Science Fiction and Poetry
My Road Goes Ever On
Science Fiction and Poetry take the human imagination into new territory, so we can rise above. We’re a determined race of beings who can—on occasion—rise above.
“SpaceX’s successfully launched four astronauts to the International Space Station for NASA on Nov. 10, 2021. They will arrive at the station Thursday evening. Known as Crew-3, the mission will mark SpaceX’s fourth crewed spaceflight and will ferry NASA astronauts Raja Chari, Tom Marshburn, Kayla Barron, and European Space Agency Matthias Maurer on a six-month mission to the space station.” Space News
I find it rather startling that anyone would want to get into a spaceship, blast off Earth, and live on a space station for any length of time. Isn’t life precarious enough? Don’t we have problems a-plenty that need to be solved right here?
Yet that has never been the human trajectory. Rather like a seed that is not content to stay underground, we must break through the soil of our ordinary lives and reach for stars and the possibility of alien life in a reality we can’t fully comprehend.
As I deal with the most recent trial in the form of my father’s death, I have to face the fact that part of me would like to take a ride to a far-off uncertainty than deal with complex, often unpleasant, experiences here on Earth.
Perhaps that is why I enjoy writing science fiction and entering a different world with problems that aren’t mine. It is also why I enjoy writing poetry. A poem can get to the heart of human experience without any actual bloodshed. It wiggles between the barbs of misunderstanding, flounces right past correct judgment, and digs deep into shared truth.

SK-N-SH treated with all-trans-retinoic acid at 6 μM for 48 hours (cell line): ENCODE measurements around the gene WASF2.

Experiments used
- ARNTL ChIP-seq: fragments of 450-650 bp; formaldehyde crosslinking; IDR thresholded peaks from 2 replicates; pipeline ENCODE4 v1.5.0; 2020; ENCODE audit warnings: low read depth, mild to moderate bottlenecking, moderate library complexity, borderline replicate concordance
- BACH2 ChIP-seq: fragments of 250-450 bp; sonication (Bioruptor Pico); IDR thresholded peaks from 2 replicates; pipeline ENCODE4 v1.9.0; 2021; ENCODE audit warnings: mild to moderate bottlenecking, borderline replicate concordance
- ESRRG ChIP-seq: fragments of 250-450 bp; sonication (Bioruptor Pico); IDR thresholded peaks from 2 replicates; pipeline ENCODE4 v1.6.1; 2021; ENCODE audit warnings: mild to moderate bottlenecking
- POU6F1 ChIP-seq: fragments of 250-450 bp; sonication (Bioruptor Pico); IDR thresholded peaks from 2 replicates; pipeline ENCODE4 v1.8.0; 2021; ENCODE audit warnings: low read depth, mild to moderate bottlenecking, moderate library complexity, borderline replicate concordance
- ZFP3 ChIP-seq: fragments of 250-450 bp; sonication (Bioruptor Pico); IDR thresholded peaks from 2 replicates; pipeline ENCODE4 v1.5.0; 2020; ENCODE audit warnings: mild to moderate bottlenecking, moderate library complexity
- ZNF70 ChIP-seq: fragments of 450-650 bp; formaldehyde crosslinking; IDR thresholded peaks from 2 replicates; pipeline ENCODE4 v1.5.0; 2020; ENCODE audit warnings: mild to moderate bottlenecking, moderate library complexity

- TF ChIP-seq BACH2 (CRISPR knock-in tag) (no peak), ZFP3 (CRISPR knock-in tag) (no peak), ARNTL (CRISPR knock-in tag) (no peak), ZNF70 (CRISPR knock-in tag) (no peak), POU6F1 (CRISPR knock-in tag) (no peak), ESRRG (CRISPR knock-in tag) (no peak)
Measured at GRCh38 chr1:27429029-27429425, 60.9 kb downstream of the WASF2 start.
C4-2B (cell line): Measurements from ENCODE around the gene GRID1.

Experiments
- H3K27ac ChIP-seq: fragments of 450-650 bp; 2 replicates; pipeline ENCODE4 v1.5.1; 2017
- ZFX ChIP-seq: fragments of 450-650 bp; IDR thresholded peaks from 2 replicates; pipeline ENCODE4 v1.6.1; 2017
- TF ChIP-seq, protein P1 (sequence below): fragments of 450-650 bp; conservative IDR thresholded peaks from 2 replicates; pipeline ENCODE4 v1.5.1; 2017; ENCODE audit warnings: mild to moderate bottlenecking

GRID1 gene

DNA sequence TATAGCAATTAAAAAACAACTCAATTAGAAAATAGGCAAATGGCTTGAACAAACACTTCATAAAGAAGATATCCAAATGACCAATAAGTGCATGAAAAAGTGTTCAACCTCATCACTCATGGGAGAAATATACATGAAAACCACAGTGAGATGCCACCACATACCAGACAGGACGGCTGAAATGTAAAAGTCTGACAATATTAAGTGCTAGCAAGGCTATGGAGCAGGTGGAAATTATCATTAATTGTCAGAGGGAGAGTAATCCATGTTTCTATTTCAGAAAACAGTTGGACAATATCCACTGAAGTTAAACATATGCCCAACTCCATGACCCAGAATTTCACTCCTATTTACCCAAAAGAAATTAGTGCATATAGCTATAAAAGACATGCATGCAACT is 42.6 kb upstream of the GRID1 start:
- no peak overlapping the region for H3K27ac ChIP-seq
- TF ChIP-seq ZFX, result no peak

Poetry is in a class by itself, bucking the system from the get-go. Though not always considered classy, rhyming poems offer me more than common-everyday prose. I like their feel and sound. I enjoy the challenge of finding words to fit a theme. But most importantly, I like how poems mean something even when they appear to be hanging upside down from a tree branch. In a poem, I can’t really be wrong or out of style, stupid or ignorant. I’m simply seeing. Feeling. Living through words. Becoming more than just me in a we-centered communion.
Perhaps that is how astronauts feel while circling the Earth. They literally are “above it all.” They fly high and see what they can see. Learn what they can learn. Like explorers of old, they take the human imagination into new territory. Writers attempt much the same. Reaching up on our tiptoes and then taking a leap into the air, which can’t possibly sustain us, we move from certainty into the “what if?” unknown. Though we can’t touch the sun or—as of yet—an alien hand, for a brief moment, we can see ourselves, our earthly existence, from a new perspective.
So, though I’m not heading out into space myself, I get it. Precarious as our lives may be, full of troubles aplenty, we’re also an amazingly strong, brave, inventive, creative, determined race of beings who can—on occasion—rise above.
A. K. Frailey is the author of 17 books, a teacher for 35 years, and a homeschooling mother of 8.
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